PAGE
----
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Pelvic Floor Muscle Training
Can primary care nurse administered pelvic floor muscle training (PFMT) be implemented for the prevention and treatment of urinary incontinence?
The World Health Organisation estimates that one third of women are affected by urinary incontinence (UI) after childbirth. UI affects both sexes, but tends to be more prevalent in females than in males. The NHS estimates that one in five women aged over 40 and 24% of people over 65 are affected by UI.
The National Institute for Health and Clinical Excellence (NICE) recommend three months of Pelvic Floor Muscle Training (PFMT) as the first line of treatment for stress incontinence (UI caused by exertion or sneezing/ coughing). NICE recommends that PFMT is carried out in primary care. However, there are currently insufficient levels of staff trained to provide PFMT for all women with UI. Work carried out locally has shown that primary-care nurses, trained using a short course, can deliver similar outcomes to those of specialist nurses. If this package is offered routinely, it could improve incontinence and quality of life, with fewer referrals to specialist care.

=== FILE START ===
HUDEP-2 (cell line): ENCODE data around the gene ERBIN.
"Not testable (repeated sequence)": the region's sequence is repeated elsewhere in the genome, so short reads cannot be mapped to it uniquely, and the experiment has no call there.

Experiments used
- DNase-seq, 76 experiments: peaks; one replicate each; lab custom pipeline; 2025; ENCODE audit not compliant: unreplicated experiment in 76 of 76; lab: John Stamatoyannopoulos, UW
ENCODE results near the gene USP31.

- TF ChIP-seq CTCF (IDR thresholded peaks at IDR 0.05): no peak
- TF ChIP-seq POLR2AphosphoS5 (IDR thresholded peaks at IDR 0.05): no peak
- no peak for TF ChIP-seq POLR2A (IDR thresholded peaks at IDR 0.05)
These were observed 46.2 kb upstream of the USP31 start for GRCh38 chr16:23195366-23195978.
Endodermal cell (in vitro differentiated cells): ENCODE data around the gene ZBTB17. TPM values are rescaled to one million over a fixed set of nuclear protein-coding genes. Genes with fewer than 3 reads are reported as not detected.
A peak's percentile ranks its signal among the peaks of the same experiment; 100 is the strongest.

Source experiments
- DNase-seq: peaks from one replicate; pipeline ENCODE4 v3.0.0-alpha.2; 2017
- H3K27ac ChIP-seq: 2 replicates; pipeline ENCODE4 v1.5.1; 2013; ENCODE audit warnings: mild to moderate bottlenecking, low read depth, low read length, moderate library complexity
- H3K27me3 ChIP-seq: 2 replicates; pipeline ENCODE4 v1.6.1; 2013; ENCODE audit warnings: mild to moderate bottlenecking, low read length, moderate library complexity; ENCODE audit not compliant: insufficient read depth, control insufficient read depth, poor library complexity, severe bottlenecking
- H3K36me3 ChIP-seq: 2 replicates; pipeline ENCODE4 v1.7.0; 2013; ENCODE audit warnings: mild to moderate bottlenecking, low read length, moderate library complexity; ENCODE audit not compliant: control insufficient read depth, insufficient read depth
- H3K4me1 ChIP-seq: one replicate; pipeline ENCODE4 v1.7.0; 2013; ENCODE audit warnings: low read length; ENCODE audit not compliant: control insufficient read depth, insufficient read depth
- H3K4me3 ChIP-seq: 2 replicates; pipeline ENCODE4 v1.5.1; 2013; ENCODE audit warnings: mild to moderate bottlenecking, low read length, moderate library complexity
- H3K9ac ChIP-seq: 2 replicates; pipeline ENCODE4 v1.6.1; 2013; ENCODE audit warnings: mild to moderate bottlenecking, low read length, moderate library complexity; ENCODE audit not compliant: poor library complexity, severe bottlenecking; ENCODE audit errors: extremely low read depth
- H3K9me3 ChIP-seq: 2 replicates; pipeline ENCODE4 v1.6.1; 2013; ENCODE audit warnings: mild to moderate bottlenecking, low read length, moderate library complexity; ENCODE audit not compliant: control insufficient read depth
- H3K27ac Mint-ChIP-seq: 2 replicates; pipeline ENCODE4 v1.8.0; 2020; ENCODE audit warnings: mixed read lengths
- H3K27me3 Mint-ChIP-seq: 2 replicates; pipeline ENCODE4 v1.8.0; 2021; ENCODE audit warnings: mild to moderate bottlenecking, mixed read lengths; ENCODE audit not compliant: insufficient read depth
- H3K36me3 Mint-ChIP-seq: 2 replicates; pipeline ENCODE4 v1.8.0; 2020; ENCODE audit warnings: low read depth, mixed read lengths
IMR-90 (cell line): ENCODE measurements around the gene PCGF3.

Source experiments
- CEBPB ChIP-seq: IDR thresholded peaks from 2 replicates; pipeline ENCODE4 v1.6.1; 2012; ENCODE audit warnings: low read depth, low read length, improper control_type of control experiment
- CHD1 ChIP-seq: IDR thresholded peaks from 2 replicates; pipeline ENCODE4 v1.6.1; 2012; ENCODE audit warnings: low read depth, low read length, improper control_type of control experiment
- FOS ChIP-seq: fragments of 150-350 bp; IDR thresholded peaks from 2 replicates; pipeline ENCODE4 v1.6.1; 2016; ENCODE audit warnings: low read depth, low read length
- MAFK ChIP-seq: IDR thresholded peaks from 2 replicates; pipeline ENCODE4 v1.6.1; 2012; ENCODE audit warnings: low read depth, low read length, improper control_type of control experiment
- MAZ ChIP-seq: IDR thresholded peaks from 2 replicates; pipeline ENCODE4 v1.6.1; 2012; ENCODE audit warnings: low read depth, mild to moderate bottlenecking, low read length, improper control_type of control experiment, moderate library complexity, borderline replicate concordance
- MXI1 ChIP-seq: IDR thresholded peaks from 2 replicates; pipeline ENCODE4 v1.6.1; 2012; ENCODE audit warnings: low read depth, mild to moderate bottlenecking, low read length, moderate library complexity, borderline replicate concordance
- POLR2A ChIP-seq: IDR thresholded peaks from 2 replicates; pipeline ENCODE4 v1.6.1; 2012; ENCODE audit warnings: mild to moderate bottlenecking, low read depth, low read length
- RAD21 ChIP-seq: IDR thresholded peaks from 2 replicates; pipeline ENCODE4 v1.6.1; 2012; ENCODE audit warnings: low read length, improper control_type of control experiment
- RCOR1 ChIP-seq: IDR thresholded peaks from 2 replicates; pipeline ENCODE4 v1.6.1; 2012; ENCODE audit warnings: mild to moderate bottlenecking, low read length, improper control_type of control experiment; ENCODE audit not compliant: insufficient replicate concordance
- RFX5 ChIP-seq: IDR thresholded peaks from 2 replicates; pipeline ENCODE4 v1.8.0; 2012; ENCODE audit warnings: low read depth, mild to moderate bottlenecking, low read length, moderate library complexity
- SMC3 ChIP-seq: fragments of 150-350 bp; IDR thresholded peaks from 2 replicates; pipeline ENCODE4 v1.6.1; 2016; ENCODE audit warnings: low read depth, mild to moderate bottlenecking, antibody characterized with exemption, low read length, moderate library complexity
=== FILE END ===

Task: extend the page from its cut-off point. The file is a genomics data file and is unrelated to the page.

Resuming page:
Our aim is to ensure that the majority of women with UI have access to PFMT at an early stage to prevent the problem becoming worse, as well as a form of primary prevention (preventing UI in the first place) and as a form of treatment.